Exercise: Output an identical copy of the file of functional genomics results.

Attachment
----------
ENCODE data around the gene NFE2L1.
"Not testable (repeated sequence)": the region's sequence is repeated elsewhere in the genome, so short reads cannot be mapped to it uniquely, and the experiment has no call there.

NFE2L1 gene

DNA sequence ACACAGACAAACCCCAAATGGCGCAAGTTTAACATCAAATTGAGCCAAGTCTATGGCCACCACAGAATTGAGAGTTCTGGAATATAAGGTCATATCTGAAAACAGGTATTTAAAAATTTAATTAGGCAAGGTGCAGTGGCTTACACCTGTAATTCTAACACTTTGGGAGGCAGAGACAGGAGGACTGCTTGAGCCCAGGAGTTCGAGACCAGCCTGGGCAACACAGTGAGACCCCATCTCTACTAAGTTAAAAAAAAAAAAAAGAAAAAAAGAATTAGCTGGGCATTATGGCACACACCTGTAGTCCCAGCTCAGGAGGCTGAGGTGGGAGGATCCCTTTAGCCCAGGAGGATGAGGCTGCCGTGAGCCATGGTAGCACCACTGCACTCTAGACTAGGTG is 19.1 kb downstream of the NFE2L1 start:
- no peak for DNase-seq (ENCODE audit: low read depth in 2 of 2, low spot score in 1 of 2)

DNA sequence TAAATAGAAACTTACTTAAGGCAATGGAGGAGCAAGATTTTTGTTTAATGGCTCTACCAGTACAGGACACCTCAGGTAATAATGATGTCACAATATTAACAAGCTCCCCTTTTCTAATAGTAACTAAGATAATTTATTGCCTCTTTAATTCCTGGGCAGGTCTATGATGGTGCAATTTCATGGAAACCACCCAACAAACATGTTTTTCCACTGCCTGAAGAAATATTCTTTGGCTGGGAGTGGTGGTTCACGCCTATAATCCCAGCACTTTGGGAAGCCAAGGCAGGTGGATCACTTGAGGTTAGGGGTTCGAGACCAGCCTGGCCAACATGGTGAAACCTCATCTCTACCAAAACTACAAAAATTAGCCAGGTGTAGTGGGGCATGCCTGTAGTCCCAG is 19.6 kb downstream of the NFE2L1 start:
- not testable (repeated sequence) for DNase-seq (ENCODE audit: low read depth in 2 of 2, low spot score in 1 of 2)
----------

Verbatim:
ENCODE data around the gene NFE2L1.
"Not testable (repeated sequence)": the region's sequence is repeated elsewhere in the genome, so short reads cannot be mapped to it uniquely, and the experiment has no call there.

NFE2L1 gene

DNA sequence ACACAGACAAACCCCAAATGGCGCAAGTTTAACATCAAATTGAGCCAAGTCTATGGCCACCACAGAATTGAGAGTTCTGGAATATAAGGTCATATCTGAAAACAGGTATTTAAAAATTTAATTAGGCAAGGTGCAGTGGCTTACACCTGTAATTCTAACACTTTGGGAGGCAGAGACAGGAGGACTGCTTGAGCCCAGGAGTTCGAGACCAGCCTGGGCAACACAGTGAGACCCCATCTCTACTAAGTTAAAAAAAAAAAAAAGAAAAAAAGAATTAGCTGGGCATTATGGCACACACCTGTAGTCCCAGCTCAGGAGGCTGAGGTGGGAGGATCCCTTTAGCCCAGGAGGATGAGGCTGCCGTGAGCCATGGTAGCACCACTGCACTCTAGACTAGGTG is 19.1 kb downstream of the NFE2L1 start:
- no peak for DNase-seq (ENCODE audit: low read depth in 2 of 2, low spot score in 1 of 2)

DNA sequence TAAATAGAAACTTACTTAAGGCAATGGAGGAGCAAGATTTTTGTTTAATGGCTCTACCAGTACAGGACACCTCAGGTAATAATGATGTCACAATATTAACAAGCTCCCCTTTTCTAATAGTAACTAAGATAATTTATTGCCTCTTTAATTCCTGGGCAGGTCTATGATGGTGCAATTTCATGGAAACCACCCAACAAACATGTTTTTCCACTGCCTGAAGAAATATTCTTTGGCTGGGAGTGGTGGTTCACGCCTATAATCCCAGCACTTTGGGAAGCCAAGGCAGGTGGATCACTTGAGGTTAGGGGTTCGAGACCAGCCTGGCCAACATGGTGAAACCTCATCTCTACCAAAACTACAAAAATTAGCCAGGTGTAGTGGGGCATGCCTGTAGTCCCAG is 19.6 kb downstream of the NFE2L1 start:
- not testable (repeated sequence) for DNase-seq (ENCODE audit: low read depth in 2 of 2, low spot score in 1 of 2)